Women who are breast feeding their children are presented with some problems unique to their condition. While production of the mother's milk begins shortly after childbirth, the quantity produced is initially unregulated. A period of time (several days to a few weeks) elapses during which the demands of the infant gradually influences the hormonal production of the mother which, in turn, adjusts the volume of milk produced. Two types of milk are produced by the human female breast: fore-milk and hind-milk. The majority of milk which nourishes the baby is called hind-milk and is produced during nursing. The breasts produce hind-milk at the rate demanded during the infant's feeding time. However, fore-milk is produced between feedings and may constitute a significant leakage problem to the mother. Especially during the initial adjustment period, the mother's breasts may produce a volume of milk too great for the infant's needs. Once milk production has adjusted to the needs of the child, fore-milk production continues regardless of the time of day or the fact that a feeding may have been missed.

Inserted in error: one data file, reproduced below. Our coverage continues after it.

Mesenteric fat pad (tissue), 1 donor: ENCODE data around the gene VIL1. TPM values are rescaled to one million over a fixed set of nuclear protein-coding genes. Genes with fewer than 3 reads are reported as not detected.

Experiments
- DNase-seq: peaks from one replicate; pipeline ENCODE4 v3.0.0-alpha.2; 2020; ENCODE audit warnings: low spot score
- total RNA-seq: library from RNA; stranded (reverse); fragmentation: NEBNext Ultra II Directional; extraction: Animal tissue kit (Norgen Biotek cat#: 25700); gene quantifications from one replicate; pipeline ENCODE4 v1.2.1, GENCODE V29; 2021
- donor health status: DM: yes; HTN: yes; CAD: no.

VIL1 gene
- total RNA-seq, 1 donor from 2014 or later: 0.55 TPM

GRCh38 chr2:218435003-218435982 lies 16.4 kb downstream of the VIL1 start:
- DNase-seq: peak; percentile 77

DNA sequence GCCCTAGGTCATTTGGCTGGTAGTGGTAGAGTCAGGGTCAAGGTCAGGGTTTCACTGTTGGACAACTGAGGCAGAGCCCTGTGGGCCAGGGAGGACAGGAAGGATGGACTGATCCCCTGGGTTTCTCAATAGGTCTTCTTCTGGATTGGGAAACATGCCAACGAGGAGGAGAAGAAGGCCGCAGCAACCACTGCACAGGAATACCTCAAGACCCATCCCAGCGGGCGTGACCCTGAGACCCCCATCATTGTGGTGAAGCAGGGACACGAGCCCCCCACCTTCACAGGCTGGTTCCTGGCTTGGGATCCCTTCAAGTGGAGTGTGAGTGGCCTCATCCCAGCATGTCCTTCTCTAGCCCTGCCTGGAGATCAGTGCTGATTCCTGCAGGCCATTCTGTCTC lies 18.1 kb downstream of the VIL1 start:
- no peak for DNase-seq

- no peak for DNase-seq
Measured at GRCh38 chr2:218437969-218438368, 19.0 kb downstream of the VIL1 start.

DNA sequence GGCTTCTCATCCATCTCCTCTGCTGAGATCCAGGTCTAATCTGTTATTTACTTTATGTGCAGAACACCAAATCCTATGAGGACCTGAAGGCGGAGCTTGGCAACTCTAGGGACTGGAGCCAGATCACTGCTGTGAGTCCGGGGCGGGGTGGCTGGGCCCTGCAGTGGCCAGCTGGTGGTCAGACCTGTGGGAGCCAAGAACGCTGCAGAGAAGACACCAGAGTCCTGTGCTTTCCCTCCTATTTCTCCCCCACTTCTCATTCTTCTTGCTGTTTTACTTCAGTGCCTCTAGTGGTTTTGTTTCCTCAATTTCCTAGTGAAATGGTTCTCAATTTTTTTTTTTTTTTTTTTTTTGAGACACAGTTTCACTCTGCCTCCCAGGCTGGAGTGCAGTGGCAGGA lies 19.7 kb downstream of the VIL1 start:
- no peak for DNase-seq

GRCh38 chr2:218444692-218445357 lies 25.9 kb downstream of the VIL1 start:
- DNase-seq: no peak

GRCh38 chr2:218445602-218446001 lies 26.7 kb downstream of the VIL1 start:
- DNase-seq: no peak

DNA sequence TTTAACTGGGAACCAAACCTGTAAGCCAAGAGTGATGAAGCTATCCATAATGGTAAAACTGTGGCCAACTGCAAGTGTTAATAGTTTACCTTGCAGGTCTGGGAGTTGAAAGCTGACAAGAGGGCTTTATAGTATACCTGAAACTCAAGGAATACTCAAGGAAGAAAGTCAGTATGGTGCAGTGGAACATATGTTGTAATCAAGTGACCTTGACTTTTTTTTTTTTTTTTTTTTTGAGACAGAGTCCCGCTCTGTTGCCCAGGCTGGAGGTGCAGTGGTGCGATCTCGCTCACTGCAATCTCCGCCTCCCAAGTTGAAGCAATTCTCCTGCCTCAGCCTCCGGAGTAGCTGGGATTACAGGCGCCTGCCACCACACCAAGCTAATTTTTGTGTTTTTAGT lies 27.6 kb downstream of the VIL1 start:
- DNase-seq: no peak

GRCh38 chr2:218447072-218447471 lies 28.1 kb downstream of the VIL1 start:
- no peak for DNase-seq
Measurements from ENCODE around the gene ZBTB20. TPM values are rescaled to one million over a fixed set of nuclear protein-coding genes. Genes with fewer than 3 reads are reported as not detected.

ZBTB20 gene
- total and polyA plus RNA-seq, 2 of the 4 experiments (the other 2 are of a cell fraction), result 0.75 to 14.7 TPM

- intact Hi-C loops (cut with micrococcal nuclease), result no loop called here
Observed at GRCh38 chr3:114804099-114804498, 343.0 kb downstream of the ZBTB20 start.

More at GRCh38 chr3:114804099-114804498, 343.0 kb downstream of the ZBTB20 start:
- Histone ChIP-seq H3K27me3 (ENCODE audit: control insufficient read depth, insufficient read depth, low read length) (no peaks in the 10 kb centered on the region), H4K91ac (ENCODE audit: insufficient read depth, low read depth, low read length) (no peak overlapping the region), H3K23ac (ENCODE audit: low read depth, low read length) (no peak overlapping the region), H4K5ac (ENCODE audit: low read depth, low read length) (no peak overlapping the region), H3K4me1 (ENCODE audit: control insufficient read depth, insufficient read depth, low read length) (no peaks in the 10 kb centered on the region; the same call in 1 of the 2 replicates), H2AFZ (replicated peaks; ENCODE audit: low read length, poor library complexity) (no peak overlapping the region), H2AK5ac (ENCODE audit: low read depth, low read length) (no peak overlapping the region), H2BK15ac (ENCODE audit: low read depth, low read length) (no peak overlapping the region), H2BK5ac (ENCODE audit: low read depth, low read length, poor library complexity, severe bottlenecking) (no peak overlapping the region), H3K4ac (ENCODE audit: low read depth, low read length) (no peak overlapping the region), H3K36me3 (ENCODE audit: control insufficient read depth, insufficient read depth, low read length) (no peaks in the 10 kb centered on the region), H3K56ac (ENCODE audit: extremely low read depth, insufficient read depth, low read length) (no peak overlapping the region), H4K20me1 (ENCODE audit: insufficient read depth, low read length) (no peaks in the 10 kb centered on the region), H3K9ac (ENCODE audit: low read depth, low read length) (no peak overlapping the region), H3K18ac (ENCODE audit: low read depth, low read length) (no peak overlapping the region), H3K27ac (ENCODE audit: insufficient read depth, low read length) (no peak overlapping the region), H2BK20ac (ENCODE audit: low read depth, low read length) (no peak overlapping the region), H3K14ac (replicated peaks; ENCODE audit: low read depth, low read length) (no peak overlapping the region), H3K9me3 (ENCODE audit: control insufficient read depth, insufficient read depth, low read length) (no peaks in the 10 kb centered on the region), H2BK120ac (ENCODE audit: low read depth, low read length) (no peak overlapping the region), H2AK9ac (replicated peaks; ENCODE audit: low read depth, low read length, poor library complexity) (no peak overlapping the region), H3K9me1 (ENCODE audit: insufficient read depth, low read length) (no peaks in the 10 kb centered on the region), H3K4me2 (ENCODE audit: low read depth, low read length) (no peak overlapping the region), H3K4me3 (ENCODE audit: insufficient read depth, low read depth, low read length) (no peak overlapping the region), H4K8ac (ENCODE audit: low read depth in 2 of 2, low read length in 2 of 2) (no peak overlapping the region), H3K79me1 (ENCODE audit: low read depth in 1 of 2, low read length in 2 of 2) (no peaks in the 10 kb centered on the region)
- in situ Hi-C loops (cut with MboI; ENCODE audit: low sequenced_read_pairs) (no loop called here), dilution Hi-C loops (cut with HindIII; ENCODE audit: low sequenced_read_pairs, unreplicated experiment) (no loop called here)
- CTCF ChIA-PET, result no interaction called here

Fore-milk production between feedings can result in leakage from the nipples. This problem is especially acute during the night. A nursing mother may also encounter the problem of excessive fore-milk production during the day when unable to express the milk or to breast feed the child. Because of variations in the human physiology, some women may simply experience overproduction of fore-milk between feedings and the associated leakage. Regardless of when leakage occurs, the woman's brassiere and her outer garment run the risk of staining, and she risks unnecessary embarrassment and discomfort.